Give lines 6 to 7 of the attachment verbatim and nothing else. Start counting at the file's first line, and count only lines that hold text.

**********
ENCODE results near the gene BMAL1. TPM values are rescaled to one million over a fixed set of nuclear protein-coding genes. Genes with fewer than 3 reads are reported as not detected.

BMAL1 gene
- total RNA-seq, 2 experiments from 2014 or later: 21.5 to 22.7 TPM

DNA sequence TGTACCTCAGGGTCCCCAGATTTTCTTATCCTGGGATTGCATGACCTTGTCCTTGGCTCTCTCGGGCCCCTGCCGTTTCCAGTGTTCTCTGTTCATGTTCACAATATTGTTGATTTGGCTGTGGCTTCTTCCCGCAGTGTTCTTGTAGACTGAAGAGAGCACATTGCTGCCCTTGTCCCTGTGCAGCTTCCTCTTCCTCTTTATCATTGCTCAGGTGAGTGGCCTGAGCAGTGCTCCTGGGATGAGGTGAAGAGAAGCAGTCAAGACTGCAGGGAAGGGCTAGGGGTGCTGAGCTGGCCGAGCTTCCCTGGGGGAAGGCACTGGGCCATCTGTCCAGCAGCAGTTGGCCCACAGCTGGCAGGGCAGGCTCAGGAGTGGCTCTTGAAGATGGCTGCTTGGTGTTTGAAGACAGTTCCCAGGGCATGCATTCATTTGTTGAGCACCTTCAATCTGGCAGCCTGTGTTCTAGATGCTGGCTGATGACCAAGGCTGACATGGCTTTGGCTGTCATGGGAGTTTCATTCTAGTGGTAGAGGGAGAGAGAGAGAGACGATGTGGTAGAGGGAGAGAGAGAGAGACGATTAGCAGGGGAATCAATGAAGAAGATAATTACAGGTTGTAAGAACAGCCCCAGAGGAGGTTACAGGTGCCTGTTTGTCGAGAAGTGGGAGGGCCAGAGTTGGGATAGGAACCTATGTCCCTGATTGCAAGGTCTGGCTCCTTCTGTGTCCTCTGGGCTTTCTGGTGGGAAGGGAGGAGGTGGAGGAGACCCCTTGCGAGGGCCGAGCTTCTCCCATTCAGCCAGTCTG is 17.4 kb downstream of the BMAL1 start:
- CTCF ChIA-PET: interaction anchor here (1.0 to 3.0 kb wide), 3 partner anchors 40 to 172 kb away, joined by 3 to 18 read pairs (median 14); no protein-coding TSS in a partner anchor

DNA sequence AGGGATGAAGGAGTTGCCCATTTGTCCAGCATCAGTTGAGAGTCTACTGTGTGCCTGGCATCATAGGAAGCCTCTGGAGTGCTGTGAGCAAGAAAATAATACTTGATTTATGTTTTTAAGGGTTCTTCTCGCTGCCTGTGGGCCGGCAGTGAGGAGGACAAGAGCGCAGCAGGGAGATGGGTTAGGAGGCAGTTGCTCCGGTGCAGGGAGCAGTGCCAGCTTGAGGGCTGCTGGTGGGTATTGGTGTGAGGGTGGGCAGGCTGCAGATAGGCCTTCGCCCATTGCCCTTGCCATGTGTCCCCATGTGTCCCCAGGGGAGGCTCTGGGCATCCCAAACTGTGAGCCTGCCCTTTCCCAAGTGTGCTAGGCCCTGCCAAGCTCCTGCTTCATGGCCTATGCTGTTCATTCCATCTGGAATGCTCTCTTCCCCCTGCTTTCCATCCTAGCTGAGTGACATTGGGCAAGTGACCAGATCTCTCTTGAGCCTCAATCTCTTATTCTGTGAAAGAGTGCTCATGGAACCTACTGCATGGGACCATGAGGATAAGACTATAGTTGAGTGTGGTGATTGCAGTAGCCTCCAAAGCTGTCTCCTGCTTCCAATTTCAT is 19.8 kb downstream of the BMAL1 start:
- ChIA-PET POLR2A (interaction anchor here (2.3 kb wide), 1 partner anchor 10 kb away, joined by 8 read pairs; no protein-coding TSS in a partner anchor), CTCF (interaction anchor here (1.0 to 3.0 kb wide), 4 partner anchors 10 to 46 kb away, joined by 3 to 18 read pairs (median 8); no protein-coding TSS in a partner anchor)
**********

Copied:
DNA sequence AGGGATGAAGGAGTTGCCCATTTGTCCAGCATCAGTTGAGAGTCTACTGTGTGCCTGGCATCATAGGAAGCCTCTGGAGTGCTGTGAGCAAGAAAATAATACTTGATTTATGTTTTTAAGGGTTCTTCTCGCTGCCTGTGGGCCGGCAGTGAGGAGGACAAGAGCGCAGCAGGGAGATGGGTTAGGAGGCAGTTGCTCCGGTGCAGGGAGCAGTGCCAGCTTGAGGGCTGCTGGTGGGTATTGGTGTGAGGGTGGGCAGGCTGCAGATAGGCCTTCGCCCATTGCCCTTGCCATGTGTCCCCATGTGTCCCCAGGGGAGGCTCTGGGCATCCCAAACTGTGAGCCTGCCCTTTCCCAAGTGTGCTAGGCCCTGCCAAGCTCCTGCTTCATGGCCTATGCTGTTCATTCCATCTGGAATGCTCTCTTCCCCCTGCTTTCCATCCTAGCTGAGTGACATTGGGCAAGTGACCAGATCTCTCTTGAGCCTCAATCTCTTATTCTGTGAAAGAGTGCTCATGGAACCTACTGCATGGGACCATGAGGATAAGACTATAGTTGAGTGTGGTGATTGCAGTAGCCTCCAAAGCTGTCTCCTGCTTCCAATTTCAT is 19.8 kb downstream of the BMAL1 start:
- ChIA-PET POLR2A (interaction anchor here (2.3 kb wide), 1 partner anchor 10 kb away, joined by 8 read pairs; no protein-coding TSS in a partner anchor), CTCF (interaction anchor here (1.0 to 3.0 kb wide), 4 partner anchors 10 to 46 kb away, joined by 3 to 18 read pairs (median 8); no protein-coding TSS in a partner anchor)